Renton's media outlets have recently run stories on public outcry and PDC complaints regarding a KCLS mailing on July 2nd on Propostion 1 at taxpayers expense. You can read the story in the Renton Patch here .
There have also been many complaints in cyberspace about this, including a large number in newspaper comment sections. We have also received several letters of concern at city hall, in our official email (even though the letter was produced by KCLS, not Renton). I had concerns in late June that KCLS might be preparing such a letter , and I knew it would do harm to the City of Renton's ability to conduct an election on the library location that is both fair and perceived as fair by Renton's citizens. I cautioned KCLS leadership and the PDC about this serious risk in a letter I sent to them on June 25 which you can read HERE.
I received a response from PDC, which said among other things that KCLS must ensure their letter is "fair and objective." As of that response, the PDC had not seen the KCLS letter, and as hard as I tried, I was unable to obtain a copy of the letter before it was put in the mail to 43,000 homes. Shortly after the letter started showing up in mailboxes, many members of the public found serious accounting and math errors in the analysis behind the letter, along with new subjective and questionable assumptions that were wrongly presented as facts. As these citizens were contacting the media and writing to PDC (and writing to council,) I summarized my concerns in a blog entry HERE, and then sent a second letter to the PDC HERE.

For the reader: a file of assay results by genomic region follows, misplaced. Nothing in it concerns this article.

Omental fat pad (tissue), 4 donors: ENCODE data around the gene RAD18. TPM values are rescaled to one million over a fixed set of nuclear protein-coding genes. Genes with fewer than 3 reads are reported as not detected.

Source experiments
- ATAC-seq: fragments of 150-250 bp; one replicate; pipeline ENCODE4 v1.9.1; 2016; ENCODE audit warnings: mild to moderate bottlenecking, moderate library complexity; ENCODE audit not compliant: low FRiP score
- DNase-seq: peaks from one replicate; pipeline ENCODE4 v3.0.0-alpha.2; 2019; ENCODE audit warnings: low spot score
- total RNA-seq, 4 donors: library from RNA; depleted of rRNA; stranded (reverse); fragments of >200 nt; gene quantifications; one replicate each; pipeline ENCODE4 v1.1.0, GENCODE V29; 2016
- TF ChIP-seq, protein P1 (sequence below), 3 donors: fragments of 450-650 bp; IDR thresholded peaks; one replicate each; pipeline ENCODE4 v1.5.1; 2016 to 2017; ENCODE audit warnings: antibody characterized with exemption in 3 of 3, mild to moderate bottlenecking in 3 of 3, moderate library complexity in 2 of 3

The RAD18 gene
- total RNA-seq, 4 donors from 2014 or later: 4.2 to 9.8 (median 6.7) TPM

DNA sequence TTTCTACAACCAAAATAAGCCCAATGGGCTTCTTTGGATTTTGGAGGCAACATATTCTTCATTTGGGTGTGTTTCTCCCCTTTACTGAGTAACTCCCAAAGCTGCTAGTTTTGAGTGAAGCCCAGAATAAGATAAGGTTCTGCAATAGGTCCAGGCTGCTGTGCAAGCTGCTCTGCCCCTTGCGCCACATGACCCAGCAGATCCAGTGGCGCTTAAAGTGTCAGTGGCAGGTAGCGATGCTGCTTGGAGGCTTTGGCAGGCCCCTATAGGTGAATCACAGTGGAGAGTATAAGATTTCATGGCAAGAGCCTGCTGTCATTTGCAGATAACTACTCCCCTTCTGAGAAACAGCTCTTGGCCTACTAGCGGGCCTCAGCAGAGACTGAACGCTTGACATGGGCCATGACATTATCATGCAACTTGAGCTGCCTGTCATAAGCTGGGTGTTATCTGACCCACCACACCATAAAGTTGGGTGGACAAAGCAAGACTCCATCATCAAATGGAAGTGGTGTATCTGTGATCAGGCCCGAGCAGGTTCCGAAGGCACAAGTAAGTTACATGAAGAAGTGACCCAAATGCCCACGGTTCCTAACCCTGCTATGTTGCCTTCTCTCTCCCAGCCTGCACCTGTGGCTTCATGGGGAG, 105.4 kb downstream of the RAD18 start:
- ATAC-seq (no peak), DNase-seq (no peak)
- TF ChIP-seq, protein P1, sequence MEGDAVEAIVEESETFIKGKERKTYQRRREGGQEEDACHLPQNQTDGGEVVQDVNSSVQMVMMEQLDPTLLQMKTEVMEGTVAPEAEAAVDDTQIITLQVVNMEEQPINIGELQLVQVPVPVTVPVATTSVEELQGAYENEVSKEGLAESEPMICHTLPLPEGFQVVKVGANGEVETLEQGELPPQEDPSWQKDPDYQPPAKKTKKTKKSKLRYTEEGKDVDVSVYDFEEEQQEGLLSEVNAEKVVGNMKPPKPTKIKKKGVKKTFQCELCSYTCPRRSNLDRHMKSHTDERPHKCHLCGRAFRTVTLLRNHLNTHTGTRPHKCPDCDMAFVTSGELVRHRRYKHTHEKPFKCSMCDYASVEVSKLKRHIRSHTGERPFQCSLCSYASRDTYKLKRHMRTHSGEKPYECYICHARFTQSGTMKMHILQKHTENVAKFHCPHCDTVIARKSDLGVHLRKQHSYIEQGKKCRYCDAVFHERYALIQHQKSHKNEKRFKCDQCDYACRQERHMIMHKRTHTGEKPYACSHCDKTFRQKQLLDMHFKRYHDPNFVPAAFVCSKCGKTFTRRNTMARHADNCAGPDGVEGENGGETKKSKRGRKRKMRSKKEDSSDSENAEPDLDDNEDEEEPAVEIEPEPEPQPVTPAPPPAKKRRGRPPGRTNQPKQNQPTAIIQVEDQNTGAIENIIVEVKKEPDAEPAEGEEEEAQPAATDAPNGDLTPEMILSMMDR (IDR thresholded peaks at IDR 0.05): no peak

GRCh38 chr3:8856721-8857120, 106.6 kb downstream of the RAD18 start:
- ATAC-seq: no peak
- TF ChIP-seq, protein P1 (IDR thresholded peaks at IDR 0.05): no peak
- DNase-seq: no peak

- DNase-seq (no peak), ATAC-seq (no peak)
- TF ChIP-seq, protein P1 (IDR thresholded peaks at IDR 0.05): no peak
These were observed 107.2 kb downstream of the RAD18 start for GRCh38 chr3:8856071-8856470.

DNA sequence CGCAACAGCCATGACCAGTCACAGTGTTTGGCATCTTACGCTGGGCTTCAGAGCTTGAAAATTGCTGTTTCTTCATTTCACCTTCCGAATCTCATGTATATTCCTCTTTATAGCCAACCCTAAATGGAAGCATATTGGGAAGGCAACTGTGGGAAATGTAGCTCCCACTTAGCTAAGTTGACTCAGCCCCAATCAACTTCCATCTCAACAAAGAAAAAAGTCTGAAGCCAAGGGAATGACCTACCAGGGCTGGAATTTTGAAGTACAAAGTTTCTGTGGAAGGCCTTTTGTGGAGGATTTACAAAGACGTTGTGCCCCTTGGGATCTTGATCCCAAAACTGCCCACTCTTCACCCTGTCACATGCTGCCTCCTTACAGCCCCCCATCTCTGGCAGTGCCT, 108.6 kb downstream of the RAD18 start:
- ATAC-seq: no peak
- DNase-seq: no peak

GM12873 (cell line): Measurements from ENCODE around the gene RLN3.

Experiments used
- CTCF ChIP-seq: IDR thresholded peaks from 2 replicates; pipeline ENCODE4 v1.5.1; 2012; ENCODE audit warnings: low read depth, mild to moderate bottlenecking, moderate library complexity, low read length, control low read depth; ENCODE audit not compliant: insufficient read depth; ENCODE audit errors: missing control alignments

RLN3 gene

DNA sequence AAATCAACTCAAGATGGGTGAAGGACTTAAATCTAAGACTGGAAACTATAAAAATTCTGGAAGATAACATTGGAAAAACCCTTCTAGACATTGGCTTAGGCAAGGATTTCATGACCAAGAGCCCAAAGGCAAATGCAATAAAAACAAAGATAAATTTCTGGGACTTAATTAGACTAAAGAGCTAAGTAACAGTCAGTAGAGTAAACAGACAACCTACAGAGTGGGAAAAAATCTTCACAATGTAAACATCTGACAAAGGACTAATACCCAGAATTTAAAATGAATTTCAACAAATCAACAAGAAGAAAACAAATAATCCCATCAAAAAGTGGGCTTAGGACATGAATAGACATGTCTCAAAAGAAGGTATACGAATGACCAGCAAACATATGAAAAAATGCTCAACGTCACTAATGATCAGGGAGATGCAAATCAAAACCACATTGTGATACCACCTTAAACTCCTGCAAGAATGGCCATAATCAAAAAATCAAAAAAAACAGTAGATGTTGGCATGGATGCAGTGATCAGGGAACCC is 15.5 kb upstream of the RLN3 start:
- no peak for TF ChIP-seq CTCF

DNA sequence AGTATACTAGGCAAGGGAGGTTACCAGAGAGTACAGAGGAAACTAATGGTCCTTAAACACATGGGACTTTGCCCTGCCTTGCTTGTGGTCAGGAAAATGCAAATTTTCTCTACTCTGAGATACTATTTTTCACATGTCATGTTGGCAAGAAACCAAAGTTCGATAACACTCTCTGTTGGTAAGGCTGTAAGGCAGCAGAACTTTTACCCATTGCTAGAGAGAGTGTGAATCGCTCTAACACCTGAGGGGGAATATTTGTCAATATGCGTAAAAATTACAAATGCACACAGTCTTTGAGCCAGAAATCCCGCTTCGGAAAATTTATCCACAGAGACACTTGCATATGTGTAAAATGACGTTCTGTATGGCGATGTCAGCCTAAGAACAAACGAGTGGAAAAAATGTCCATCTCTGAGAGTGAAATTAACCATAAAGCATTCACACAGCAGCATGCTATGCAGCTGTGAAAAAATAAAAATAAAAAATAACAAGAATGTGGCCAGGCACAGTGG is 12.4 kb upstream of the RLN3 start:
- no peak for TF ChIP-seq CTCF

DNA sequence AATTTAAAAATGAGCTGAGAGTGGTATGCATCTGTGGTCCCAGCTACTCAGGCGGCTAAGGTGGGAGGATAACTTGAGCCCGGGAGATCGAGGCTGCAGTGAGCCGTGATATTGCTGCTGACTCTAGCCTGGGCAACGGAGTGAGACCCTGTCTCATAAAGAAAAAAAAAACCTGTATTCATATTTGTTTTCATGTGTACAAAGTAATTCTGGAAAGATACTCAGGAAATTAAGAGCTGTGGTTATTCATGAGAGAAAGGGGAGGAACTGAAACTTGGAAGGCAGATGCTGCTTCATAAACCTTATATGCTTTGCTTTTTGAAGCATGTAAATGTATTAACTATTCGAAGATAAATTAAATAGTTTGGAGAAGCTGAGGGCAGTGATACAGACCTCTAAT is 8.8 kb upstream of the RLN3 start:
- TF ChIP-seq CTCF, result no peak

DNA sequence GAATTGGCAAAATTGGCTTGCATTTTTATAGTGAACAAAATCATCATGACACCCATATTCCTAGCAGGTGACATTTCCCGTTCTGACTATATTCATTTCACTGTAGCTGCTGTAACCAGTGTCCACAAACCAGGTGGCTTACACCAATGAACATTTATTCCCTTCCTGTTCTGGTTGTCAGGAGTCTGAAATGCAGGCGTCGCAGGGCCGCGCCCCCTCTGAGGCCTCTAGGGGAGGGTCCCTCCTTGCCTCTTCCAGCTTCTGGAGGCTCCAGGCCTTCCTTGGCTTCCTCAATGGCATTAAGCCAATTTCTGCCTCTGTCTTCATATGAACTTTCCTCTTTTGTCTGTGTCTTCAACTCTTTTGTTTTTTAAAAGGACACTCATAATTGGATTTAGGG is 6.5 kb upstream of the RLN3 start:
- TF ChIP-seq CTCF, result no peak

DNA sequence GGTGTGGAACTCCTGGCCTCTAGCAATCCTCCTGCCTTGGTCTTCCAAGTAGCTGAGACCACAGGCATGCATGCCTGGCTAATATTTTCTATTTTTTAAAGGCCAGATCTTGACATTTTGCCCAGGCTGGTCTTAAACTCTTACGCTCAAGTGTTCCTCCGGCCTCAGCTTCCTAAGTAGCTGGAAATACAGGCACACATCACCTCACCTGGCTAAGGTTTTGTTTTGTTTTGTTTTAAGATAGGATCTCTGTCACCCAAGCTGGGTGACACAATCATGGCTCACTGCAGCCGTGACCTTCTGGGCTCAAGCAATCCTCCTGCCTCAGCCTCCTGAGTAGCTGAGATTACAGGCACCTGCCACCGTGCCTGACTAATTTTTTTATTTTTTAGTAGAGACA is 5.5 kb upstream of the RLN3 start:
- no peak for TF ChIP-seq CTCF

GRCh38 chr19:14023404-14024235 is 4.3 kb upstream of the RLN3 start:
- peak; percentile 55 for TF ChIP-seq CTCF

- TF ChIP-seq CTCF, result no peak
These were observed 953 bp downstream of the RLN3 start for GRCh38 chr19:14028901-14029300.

The State Attorney General's office has provided some excellent guidance to government agencies reminding them to be extremely cautious when informing the public about ballot issues. One memo, which you can find HERE, closes with this advice:
"In closing, it is important to remember that the public is generally very sensitive to the use of public facilities or property on ballot propositions or initiatives and takes accusations of violations very seriously. Officers and employees who try to bump up against the “line” that divides lawful from unlawful conduct in this area may find, even if their conduct is eventually judged lawful, that their questionable activity has incited a public backlash against the very position they were attempting to advocate. As a result, public employees should walk a careful line to assure that the public is fully and adequately informed about the consequences of voting on a particular measure, without making unlawful use of public money or property to influence the result of the vote."
I encourage KCLS and all public agencies to take this advice seriously in the future.